"Israel has long portrayed Hamas as a nothing more than a terrorist organization, and yet since 2007 it has enabled its role as a governing authority in Gaza, facilitating a dynamic that can best be described as a violent equilibrium," Baconi wrote in The New York Review of Books.

"Israel adopted a policy of bombarding the Gaza Strip periodically to trim Hamas’s military capabilities by destroying its military sites and assassinating its leaders—what Israel’s military refers to as “mowing the lawn”—even as it relied on Hamas to stabilize the enclave. Hamas, for its part, acted as a governing authority while simultaneously developing its military arsenal and capabilities."

"Absolute powerlessness corrupts absolutely," wrote Fintan O'Toole in The New York Review of Books, likening Hamas to the terrorists of the Irish Republican Army. Add to that the belief that the only thing that matters is paradise, and one can easily believe reports Hamas bombing Palestinian civilians attempting to flee Gaza through the Egyptian border. For years, Hamas has been as ruthless with Palestinians as it is with Israelis, using Palestinian children as human shields and terrorizing local communities. Like the Islamic State extremists whose tactics Hamas has adopted, Hamas fighters embrace a fundamentalist view of the world as illusion and Paradise the only thing that matters.

President Biden's speech made it clear that, for both for the U.S. and Israel, nothing less than extinguishing Hamas will provide the kind of security needed to move forward with regional alliances that can lay the groundwork for a peace settlement. The political math is clear: to quell Hamas, it's necessary to support Netanyahu's government - for now.

But the Biden administration is under no illusion about Netanyahu's liabilities. It is widely believed that the fragmentation of Israeli society caused by Netanyahu's attempt to subvert the country's court system was a distraction that made Israel vulnerable to attack. Within Israel, knowledgeable observers say that Netanyahu's tenure in office will end with the current hostilities. "There is Immense rage against the right-wing coalition government's messianic fantasies that brought Israel to this situation." said Israeli historian Yuval Noah Harari.

In fact, one might argue that Israelis comprehend the stakes of the country's internal struggle between authoritarian government and the rule of law better than Americans. Earlier this year, when Bibi Netanyahu's government tried to institute the right to override the country's courts, more than 100,000 protesters filled the streets of Tel Aviv, week after week. For now, though, the country has unified in the wake of trauma.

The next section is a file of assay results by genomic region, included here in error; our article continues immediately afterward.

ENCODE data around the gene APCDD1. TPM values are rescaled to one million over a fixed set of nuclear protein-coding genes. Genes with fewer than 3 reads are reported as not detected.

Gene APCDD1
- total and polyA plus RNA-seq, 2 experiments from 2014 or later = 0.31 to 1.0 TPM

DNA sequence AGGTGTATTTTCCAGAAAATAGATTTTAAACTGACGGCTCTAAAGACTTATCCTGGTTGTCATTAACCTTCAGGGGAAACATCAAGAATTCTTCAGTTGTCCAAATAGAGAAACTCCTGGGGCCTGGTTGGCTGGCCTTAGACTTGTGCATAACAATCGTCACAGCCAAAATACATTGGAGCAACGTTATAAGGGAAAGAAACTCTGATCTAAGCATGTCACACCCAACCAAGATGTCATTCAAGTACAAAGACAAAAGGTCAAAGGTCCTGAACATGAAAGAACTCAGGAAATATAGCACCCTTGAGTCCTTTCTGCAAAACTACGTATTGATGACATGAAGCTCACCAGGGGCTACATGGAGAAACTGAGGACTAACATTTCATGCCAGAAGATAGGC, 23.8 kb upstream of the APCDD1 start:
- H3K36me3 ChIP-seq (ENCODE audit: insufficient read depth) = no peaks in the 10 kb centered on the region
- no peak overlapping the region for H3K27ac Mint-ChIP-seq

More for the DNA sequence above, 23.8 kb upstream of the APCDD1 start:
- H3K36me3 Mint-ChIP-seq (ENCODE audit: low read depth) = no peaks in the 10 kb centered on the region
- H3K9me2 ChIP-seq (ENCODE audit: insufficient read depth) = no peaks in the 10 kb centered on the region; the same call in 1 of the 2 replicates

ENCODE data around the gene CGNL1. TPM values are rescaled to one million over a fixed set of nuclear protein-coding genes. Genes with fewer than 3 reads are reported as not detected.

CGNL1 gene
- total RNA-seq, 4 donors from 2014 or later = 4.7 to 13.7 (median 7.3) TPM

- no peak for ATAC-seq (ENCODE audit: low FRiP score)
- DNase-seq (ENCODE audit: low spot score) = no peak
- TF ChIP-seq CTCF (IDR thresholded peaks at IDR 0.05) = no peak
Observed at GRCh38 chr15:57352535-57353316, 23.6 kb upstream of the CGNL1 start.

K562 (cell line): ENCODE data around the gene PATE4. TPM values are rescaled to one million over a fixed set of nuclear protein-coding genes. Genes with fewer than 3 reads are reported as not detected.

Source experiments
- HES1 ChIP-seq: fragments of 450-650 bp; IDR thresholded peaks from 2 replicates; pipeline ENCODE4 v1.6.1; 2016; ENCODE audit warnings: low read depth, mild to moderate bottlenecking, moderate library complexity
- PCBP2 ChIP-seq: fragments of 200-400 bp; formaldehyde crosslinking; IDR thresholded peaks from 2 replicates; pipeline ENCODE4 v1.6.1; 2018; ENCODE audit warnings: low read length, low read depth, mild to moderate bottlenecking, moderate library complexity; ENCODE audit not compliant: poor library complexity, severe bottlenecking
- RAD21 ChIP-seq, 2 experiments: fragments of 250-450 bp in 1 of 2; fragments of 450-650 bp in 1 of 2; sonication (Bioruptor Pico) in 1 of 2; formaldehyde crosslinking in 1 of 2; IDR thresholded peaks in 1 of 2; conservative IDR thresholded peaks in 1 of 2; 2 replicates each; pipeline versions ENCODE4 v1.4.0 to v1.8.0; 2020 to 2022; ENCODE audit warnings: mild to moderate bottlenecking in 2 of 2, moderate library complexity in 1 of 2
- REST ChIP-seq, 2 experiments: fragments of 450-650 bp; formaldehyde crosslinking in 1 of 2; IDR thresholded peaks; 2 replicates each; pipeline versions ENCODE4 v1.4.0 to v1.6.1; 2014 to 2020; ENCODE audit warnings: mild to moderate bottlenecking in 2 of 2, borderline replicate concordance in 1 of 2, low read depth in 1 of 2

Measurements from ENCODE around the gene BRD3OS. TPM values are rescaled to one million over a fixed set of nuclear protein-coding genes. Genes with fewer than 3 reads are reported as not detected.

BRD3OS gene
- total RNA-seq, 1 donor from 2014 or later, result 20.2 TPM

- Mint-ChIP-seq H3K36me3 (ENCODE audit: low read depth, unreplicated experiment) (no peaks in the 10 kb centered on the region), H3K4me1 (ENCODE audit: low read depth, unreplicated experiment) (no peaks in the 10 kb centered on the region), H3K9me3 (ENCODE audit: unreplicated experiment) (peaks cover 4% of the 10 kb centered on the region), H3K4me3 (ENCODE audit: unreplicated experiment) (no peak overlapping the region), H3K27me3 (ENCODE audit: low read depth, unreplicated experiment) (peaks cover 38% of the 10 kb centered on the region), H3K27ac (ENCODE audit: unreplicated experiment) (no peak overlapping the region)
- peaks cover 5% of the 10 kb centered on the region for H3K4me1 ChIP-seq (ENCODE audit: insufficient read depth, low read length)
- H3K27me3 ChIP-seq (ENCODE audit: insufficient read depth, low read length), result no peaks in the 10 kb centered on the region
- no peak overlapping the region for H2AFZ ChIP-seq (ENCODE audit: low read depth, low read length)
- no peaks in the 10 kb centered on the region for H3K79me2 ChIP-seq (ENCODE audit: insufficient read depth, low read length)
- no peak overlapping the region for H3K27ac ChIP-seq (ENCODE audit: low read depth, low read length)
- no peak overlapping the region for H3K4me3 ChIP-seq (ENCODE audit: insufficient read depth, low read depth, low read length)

While Israel has been criticized for attempting to force the evacuation of 1.1 million people from southern Gaza in preparation for attacking Hamas, the government, after initially failing to notify civilians with its former punctiliousness, is now returning to what it considers the rules of war. Otherwise, it is no different from its attackers.

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There Are No Rules

The larger struggle here is for a rules-based world order. As Anne Appelbaum wrote in the Atlantic, it is not just the rule of law that is threatened by terrorism used not by small extremist cells, but as a tool of war. The well-planned and large-scale slaughter and kidnapping of civilians by Hamas is not grabbing the world's attention simply because Israel is a Westernized country with a strong media relations team. The attack is unprecedented in many ways, but it is not purely stochastic.

As President Biden said in his White House speech, and in 2017, Biden's friend Sen. John McCain said in the best speech of his career at the 2017 Munich security conference, the international order is imperiled. The signs have been apparent for some time: the international community's inattention to the "dirty wars" in West Africa in the 1990s, the U.S. failure to intervene when Syrian president Bashar-al-Assad used chemical weapons on his own people, the torture of suspected militants in the U.S. prison at Guantanamo, and most recently, Russia's relentless attacks on civilians and kidnapping of Ukrainian children.

If we fail to acknowledge those rules and accept terror as a tool of war, the toll is unimaginable. Appelbaum wrote in "There Are No Rules" published on Oct. 9:

The Russian invasion of Ukraine and Hamas’s surprise attack on Israeli civilians are both blatant rejections of that rules-based world order, and they herald something new. Both aggressors have deployed a sophisticated, militarized, modern form of terrorism, and they do not feel apologetic or embarrassed about this at all.


Terrorists, by definition, are not fighting conventional wars and do not obey the laws of war. Instead, they deliberately create fear and chaos among civilian populations.